Forget Football: Notre Dame Strengthens the ACC’s Rep as a Basketball Conference (WOMEN’S Basketball, that is)

Skylar Diggins expresses her displeasure upon discovering that she will graduate before Notre Dame transitions to the ACC (Photo by Elsa/Getty Images)

Some fans of ACC programs have been critical of the league's decision to accept Notre Dame into the fold because the 11-time consensus national champion Fighting Irish football program will remain independent, and of course ACC purists bemoan the geographical blurring of traditional conference lines since Indiana is not exactly lapped by the Atlantic. Increasing market share and national exposure through adding Notre Dame is likely a necessary evil in response to the similar moves made by other major conferences, and even if Notre Dame is not a full member of the ACC, its addition should cement the league's viability for the foreseeable future.

Another gripe shared by many ACC traditionalists is that the once men's basketball-dominant league has bowed to the football revenue stream as motivation for its expansion, but even with the additions of Florida State, Virginia Tech, and Miami over the years, the ACC has not evolved into a football league while its reputation in basketball has declined. The once-mighty Irish, a fringy top 25 program of late in both football and men's basketball, might change the league's geography, but they are not going to change the landscape in terms of the ACC's reputation in revenue sports. However, Notre Dame will have a major impact on non-revenue sports, adding talented teams to what are already arguably the ACC's two strongest sports: women's basketball and women's soccer.

Led by Skylar Diggins, the Fighting Irishwomen have played for the last two national championships in women's basketball. Muffet McGraw's squad has won at least 29 games in each of the least 3 seasons, including 35 last year. Notre Dame will join an already stacked ACC that saw Duke, Maryland, and Miami all finish in the top 10 last season. McGraw's career has been one of legend: she has made the tournament in every season as head coach, won at least 20 games in 16 of 17 years at the helm, and brought home a national championship in 2001. Kellie Harper's job just got a little tougher, IF the hot-seated Wolfpack women's hoops coach is still on the sidelines when the Fighting Irish join the league.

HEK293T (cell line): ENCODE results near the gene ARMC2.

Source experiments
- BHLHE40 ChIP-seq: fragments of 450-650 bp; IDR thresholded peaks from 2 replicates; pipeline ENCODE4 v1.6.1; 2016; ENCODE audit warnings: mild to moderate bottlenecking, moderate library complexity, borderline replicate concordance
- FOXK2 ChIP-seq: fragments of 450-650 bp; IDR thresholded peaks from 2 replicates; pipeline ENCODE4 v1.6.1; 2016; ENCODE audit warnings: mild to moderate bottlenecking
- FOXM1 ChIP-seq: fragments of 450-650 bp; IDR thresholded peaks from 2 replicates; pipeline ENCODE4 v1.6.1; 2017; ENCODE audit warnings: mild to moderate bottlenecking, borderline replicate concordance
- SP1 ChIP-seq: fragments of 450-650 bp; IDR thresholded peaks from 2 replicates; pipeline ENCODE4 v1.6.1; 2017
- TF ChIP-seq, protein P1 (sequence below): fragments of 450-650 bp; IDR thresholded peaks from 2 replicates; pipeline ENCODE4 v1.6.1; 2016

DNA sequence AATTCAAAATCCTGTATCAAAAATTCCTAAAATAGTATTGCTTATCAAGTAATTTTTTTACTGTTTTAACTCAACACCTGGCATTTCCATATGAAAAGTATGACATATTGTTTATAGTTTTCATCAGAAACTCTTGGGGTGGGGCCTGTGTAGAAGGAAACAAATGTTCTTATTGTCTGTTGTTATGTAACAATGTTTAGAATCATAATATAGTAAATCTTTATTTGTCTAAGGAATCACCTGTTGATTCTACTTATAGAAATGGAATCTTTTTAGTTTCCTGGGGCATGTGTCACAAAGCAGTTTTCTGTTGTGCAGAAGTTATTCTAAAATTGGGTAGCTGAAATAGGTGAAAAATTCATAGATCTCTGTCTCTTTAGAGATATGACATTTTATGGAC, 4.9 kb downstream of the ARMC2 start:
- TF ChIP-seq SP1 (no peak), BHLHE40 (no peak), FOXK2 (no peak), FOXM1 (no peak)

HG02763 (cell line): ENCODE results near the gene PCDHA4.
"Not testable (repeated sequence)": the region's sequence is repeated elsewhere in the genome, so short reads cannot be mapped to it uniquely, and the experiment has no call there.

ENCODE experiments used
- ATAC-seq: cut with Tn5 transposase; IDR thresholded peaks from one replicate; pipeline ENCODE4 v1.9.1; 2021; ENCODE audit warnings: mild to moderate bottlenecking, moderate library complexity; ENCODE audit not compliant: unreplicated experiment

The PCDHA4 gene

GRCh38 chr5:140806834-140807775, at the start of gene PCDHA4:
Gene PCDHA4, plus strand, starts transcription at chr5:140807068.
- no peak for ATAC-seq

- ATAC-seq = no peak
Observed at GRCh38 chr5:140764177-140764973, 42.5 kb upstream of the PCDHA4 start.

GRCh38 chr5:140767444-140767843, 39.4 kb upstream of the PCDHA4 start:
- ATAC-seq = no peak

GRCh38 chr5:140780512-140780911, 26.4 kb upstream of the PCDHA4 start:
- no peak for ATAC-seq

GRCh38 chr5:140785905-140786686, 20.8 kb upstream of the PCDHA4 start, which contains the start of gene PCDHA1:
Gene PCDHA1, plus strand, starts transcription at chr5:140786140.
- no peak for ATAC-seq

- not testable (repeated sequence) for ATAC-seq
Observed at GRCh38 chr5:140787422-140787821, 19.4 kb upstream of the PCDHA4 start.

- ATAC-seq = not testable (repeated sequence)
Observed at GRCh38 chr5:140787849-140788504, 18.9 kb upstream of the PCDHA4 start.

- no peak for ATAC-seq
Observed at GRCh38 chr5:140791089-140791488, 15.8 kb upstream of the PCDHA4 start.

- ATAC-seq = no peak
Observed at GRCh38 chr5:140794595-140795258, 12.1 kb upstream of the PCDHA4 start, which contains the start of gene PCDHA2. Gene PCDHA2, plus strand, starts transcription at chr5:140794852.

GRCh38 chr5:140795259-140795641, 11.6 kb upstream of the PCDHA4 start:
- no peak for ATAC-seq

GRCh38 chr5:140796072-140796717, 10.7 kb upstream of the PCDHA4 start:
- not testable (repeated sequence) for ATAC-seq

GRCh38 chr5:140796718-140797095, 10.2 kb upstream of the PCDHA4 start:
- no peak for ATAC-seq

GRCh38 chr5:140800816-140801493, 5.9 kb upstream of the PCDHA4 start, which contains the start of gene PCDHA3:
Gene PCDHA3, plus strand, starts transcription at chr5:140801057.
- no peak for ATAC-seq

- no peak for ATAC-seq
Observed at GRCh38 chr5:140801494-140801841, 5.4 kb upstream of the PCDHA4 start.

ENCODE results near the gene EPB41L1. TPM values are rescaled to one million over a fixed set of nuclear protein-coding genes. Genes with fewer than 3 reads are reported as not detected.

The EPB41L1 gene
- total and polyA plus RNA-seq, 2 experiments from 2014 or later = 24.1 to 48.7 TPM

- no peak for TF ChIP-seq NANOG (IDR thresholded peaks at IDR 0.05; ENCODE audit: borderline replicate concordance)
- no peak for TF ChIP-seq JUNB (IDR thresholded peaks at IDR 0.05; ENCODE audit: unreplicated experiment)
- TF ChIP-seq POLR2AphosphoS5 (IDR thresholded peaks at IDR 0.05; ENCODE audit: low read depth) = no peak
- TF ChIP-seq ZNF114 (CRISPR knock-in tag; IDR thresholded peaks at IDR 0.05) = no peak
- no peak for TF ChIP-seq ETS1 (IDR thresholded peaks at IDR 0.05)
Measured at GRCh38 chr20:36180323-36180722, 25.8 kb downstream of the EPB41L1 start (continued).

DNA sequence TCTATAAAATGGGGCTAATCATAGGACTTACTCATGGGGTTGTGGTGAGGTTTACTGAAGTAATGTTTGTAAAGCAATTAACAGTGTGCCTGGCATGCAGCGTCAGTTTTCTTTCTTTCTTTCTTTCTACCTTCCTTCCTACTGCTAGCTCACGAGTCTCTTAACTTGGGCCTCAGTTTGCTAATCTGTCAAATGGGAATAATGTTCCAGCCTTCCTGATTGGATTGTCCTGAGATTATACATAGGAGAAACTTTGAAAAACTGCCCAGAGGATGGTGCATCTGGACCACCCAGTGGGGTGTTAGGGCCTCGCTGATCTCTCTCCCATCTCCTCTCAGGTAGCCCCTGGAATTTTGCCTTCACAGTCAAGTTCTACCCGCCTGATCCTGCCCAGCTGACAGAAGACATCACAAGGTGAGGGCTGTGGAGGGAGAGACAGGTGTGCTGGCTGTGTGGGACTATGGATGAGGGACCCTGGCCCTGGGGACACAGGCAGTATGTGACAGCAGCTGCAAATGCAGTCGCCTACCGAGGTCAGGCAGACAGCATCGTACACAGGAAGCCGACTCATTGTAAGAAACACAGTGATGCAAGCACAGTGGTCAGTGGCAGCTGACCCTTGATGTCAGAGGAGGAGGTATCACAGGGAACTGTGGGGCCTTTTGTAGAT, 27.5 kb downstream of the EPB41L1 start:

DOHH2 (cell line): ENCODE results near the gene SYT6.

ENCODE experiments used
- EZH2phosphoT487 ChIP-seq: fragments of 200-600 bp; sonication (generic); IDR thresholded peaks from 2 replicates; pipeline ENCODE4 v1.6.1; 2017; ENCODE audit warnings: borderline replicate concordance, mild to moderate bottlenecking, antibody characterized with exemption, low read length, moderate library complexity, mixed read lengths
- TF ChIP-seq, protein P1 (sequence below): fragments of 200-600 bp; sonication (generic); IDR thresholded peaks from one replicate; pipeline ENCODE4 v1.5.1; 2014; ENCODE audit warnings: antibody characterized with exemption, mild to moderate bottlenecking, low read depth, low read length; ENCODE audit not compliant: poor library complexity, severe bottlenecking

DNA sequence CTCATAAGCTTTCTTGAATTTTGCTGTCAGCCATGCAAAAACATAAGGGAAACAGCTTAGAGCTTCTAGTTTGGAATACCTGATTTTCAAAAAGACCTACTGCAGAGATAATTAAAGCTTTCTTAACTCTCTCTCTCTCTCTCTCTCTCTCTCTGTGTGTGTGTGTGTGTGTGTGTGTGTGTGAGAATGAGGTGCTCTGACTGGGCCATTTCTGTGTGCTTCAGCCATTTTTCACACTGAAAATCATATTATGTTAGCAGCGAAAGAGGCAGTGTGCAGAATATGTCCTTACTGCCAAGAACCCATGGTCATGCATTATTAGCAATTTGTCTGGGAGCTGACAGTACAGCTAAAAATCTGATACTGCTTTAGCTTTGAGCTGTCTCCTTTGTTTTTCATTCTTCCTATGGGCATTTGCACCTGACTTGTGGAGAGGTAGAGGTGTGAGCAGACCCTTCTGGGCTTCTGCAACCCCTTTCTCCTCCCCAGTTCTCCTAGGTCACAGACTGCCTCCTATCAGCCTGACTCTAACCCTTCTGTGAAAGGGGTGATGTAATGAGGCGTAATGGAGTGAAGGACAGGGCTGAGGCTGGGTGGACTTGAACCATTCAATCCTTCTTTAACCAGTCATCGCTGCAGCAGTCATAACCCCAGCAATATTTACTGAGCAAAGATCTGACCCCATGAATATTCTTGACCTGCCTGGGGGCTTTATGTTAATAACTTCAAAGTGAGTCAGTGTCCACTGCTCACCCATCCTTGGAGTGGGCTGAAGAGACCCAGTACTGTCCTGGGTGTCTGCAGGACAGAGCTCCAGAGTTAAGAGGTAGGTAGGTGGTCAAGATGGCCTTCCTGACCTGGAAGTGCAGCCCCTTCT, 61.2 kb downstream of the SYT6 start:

Notre Dame's most recent team national championship in an ACC sport* came in 2010 when the women's soccer team captured its third title by knocking off previously unbeaten Stanford 1-0. Entering this season, head coach Randy Waldrum has compiled an .841 winning percentage over 13 years with the Irish and also won the national championship in 2004. Welcome to the ACC, Randy, where Florida State (1st), Duke (2nd), Boston College (5th), Virginia (8th), Virginia Tech (9th), North Carolina (12th), and Wake Forest (14th) are all ranked in the top 15 in the latest coaches' poll.

Notre Dame, along with the other Big East carpetbaggers, will have a huge impact on men's lacrosse. Maryland, Duke, and UVA already have top 25 programs in the sport and regularly make the NCAA tournament field, but the ACC currently does not have enough member institutions competing in lacrosse to garner an automatic berth. Notre Dame, ranked 2nd nationally in the most recent lacrosse poll, will help change that.

The Fighting Irish will fit right in with the ACC's challenging men's soccer division as well. The 8th-ranked club will join previously #1 North Carolina, which just lost to James Madison, Maryland (3rd), Wake Forest (15th), and unbeaten North Carolina State (18th). Like the Wolfpack, Notre Dame has a strong tradition in cross country and should add top-25 programs in both women's and men's cross country when they officially transition to the ACC. The Irishwomen are 21st and the men are 25th in the most recent cross country rankings. Notre Dame finished last season 8th in women's lacrosse, 19th in women's tennis, and with an RPI of 29 in softball, so the school's inclusion in the ACC should boost the conference as a whole in those sports as well.

ACC fans are rightfully disappointed that the Fighting Irish football program will remain independent, but hopefully the partial membership is a step in the direction to a full partnership. Regardless, fans of entire athletic programs-not just football and men's hoops-should be thrilled at the prospect of strengthening the depth, quality, and notoriety of the league across the board.

*Notre Dame also won the men's and women's fencing national championship in 2011.

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